The beginning of September came with another hike in the price of cigarettes.
It’s a move which, on the one hand, will encourage some people to stop smoking and, on the other, will generate revenue to support the health-care costs associated with exposure to carcinogens such as tobacco.
The strategy seems to be working, since Australia now has one of the lowest rates of smoking in the world. However, we still have one of the highest rates of cancer.
In an effort to become healthier — not to mention more sensible — shouldn’t we raise taxes on the other cancer-causing substances we put in our mouths?
In 2015, Australia earned the dubious distinction of being named the meat-eating capital of the world. In the same year, the World Health Organization (WHO) classified processed meats as carcinogenic to humans based on evidence that their consumption increases the risk of developing colorectal cancer.
This placed bacon, ham, and sausages right alongside cigarettes in the category of products that incontrovertibly harm human health. In the same report, WHO also announced that red meats were “probably carcinogenic”. While WHO’s classification of these meats as carcinogens is new, the scientific evidence in support of that conclusion is not.
For years, groups such as the Physicians Committee for Responsible Medicine have been warning people about the risks associated with over-indulging in saturated fats. Unlike foods from the plant kingdom, meat, eggs, and dairy products contain cholesterol and saturated fat but no fibre at all. More than two-thirds of Australian adults are either overweight or obese, and research shows that those who avoid animal-derived foods are usually trimmer and have a lower body mass index than that of the general population.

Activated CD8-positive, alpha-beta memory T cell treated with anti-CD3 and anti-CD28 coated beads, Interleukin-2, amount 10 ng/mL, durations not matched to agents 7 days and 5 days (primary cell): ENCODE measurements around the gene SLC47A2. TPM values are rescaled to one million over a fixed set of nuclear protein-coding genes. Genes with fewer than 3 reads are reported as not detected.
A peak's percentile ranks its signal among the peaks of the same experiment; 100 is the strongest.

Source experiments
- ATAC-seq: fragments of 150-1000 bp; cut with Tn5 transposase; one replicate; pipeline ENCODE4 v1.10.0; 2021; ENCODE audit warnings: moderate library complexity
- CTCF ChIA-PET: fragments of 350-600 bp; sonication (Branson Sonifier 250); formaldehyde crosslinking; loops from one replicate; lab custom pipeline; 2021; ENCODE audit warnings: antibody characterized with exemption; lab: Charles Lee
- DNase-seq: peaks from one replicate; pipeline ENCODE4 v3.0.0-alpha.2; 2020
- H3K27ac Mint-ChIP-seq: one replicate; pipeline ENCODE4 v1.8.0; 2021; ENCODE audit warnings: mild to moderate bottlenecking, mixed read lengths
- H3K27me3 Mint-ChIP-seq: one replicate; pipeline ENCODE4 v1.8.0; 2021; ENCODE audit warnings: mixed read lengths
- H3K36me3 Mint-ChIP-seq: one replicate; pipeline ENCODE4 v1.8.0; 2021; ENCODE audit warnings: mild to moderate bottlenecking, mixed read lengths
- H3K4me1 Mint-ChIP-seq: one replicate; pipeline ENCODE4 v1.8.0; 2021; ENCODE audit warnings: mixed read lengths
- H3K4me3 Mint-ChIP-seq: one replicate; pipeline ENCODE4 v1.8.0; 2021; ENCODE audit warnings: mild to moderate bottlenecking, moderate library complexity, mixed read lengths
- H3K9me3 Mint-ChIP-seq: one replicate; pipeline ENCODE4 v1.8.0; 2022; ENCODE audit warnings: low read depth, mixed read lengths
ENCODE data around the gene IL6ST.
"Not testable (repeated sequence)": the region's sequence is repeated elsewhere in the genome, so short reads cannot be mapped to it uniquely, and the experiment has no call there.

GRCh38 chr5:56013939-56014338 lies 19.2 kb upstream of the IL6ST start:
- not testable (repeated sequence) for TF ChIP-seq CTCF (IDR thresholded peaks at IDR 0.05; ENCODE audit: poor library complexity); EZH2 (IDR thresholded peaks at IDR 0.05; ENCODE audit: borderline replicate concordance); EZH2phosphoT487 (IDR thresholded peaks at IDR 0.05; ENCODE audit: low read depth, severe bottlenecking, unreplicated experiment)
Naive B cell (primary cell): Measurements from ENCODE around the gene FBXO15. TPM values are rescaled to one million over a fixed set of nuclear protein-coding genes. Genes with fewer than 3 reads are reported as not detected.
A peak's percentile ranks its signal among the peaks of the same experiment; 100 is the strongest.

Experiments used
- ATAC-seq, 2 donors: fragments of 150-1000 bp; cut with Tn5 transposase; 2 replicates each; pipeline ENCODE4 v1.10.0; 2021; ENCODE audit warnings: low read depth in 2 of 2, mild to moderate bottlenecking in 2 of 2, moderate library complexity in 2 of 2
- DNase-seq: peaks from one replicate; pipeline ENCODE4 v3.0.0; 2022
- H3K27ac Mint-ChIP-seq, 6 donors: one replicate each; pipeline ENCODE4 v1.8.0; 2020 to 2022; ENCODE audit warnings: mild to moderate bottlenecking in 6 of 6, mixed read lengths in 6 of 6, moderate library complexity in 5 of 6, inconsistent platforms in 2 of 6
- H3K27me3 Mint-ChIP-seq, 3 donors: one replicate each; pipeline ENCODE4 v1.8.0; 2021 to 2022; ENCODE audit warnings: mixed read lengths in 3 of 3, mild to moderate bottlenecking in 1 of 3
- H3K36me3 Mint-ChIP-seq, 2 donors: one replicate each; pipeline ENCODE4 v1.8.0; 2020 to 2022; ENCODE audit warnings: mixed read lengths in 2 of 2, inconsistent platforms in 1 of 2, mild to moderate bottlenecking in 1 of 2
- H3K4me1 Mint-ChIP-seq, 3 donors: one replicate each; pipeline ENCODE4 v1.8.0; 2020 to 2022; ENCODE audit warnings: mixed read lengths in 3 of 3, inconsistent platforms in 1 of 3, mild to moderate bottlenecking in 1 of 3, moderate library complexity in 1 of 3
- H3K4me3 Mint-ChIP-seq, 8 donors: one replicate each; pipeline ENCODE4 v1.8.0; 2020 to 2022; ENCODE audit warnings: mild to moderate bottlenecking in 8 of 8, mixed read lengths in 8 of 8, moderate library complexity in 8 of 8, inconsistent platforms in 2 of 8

And there’s no shortage of studies demonstrating the link between a diet high in animal products and an increased risk of developing heart disease, diabetes, kidney stones, colitis, and breast cancer.
But if we don’t tax processed — if not all — meat for health reasons, then why not consider doing so for the environment? Animal agriculture produces more than 50 per cent of the world’s greenhouse gases, and the United Nations says that it’s “one of the top two or three most significant contributors to the most serious environmental problems, at every scale from local to global”.
Last year an Oxford University research team concluded that surcharges of 40 per cent on beef and 20 per cent on milk would account for the damage their production causes to the environment. They found that pricing food according to its climate impacts would not only save one billion tonnes of greenhouse gas emissions, but also half a million lives — and that’s just the human ones.
The biggest difference between eating a bacon cheeseburger and smoking is that one is more socially acceptable than the other. A few decades ago, smoking was also considered normal. You could light up almost anywhere, tobacco companies were able to freely advertise and you were considered rude if you did not have an ashtray in your home for guests.
We already pay extra taxes on cigarettes, alcohol, and petrol to help offset the health and environmental costs of these items, so it’s reasonable to expect people to pay more for unhealthy — and unnecessary — foods that harm both humans and animals, and contribute significantly to climate change.
Adding an excise on processed meats to match the tobacco tax would at least tip the scales towards a healthier, cleaner and kinder future for Australia.
Ashley Fruno is PETA Australia’s associate director.